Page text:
Even at the dawn of humankind, ancient people used caves as shelters from lousy weather and predatory animals. Even though stone is a very durable material, our ancestors, having only a primitive tool, created unique temples, fortresses and entire cities.
Even though progress has reached unprecedented heights, and the need for such architecture has long disappeared, the preserved structures of the Ancient World do not cease to arouse keen interest.
1. Lycian rock tombs of Myra (Turkey)
The Lycian rock tombs of Myra are one of the most exciting tombs of their kind in Anatolia. Tombstones of architecture appeared high in the mountains in the 6th century. BC. This strange arrangement explains that the Lycians believed that it would be more convenient for the angels to transfer the dead to the afterlife. Despite the outward splendour, the interiors of the tombs are chambers carved into the rock with a simple monolith inside, just enough to contain the body of the deceased. But the vast halls and galleries were left empty as a result of robberies.
2. The oldest city of Petra, carved into the rock (Jordan)
In the south of Jordan, Petra is one of the most famous places in the region and a national treasure. This ancient city is notable because it was carved on the slopes of Jebel al-Madhba by the Arab people – the Nabateans, who settled in the south of Jordan more than 2000 years ago. The ingenious architects and stonecutters were able to place a full-fledged city in the thickness of the rock, which still preserves fine examples of ancient art, from dwellings, temples, tombs, treasuries and a theatre, to an ingenious complex of dams and water channels. Since 1985, Petra has been a UNESCO World Heritage Site and one of the world’s new Seven Wonders.
3. Kropfenstein Castle (Switzerland)
Not much know about the mysterious Kropfenstein Castle, carved high in the Alps. Studying its architecture, researchers concluded that it roughly erected in the XIII century. Over time, the need for impregnable fortresses had already disappeared, and by the end of the 15th century. The castle was abandoned by people, which led to its gradual decline. Thanks to the protection of the rocky ledge, most of the castle’s fortifications have survived, but they are in a deplorable state.
4. Medieval sacred site Lalibela (Ethiopia)
Eleven cave churches of Lalibela, erected in the heart of Ethiopia in the XII-XIII centuries, are considered one of the main shrines of the country. They located at an altitude of more than 2.5 thousand meters above sea level in the mountainous surroundings. Their construction attribute to King Lalibela, who intended to build a “New Jerusalem” in the 12th century after Muslim conquerors stopped the pilgrimage of Christians to the Holy Land.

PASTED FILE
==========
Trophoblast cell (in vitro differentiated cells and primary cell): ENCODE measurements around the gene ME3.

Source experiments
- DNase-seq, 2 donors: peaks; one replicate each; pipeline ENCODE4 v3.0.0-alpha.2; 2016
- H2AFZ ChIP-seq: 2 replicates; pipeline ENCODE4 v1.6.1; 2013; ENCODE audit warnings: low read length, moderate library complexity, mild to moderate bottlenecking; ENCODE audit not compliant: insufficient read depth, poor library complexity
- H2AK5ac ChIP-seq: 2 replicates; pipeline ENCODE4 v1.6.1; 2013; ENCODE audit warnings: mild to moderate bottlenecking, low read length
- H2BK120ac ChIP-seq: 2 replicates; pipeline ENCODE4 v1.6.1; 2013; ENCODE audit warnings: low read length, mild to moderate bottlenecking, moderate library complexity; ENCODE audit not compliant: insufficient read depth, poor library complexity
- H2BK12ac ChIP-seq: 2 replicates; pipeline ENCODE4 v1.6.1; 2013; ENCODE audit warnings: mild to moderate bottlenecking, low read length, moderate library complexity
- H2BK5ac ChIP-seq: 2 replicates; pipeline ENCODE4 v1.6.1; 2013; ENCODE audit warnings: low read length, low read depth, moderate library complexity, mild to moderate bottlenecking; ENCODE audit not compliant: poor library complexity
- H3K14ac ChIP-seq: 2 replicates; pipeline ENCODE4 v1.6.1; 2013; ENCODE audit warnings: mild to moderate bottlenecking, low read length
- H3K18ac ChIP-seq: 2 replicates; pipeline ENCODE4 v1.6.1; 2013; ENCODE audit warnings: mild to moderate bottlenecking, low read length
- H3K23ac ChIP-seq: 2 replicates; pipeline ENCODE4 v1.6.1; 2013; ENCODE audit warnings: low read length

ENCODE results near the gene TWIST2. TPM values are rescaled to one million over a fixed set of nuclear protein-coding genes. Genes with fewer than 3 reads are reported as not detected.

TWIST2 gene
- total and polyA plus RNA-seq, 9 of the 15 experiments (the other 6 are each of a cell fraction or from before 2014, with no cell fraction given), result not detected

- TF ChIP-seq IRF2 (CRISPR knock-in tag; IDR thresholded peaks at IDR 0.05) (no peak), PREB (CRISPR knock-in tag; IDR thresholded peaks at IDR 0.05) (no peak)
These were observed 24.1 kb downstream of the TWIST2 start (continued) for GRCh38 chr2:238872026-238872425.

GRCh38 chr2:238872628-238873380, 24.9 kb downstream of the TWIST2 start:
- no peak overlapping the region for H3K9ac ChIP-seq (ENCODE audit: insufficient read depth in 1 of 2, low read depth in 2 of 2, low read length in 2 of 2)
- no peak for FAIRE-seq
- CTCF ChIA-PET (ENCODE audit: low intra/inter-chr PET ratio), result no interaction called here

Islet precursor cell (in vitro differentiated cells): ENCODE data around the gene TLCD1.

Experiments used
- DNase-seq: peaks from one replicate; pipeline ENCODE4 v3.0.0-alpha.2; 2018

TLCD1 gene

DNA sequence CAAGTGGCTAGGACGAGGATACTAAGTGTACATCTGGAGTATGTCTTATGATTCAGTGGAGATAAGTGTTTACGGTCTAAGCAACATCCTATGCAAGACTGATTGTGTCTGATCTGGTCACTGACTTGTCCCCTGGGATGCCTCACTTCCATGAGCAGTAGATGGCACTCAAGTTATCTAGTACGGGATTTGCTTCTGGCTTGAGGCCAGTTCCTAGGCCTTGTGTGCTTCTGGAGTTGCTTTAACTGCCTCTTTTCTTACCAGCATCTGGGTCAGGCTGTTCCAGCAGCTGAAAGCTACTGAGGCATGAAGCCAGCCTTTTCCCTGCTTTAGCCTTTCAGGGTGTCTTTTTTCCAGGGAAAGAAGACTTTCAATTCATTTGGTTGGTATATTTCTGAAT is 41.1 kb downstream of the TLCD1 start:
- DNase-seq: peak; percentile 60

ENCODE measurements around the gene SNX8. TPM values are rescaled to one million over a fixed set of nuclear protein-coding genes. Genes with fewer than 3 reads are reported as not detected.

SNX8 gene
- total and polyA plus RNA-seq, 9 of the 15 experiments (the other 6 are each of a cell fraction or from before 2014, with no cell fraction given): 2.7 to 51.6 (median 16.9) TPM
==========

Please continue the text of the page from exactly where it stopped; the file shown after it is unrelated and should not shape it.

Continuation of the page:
For this reason, in the main church, you can see a replica of Calvary, copies of the tomb of Christ, Adam and the cradle of Christmas. Today, Lalibela attracts many tourists and Christian pilgrims who flock to sacred places of worship.
5. Cliff Palace cave complex in Mesa Verde National Park (USA)
One of America’s most extensive cave housing complexes, Cliff Palace, is located in Mesa Verde National Park, Colorado. A large complex began to create in the XII century. And expanded over the next several centuries. Recent research has shown that 150 rooms carve into the sandstone of the Cliff Palace during this time, and almost 600 rock dwellings concentrated within the park.
6. Oldest Caves of Ajanta (India)
The first Buddhist cave monuments in Ajanta (Ajanta Caves) date back to the 2nd-1st centuries. BCE During the reign of Gupta (5th-6th centuries AD), many ornate temple caves added to the original group, which arouse increased interest among researchers and tourists. The paintings and sculptures carved in stone are considered masterpieces of Buddhist religious art that have had a significant artistic influence over many generations. In 1983 UNESCO declared the Ajanta Caves a World Heritage Site.
7. Longmen Grottoes (China)
In the Chinese province of Henan Longmen, in the cliffs of the Xiangshan and Longmenshan mountains, the largest and most impressive collection of national art of the late Northern Wei and Tang dynasties (316-907) create over the centuries. The Longmen Caves includes more than 2,300 caves and niches carved by hand in steep rocks about 1 km long. Almost 110 thousand Buddhist stone statues, more than 60 stupas and 2.8 thousand inscriptions carved on the walls of grottoes and caves still keep in these human-made shelters.
8. Mountain castle Predjama (Slovenia)
Predjama Castle is an imposing structure full of mystery and history. The impregnable medieval fortification locates in the middle of a 123-meter cliff and, for more than 800 years, has attracted thrill-seekers with a network of secret tunnels. According to rumours, it was from there that the knight Erazem set off on his predatory expeditions. Also, the mysterious castle served as a refuge for the disgraced knight in the 15th century. It is so special and unique that it is one of the ten most charming castles globally and so romantic that many couples choose it for their wedding ceremony. It also lists in the Guinness Book of Records as “The world’s largest cave castle.”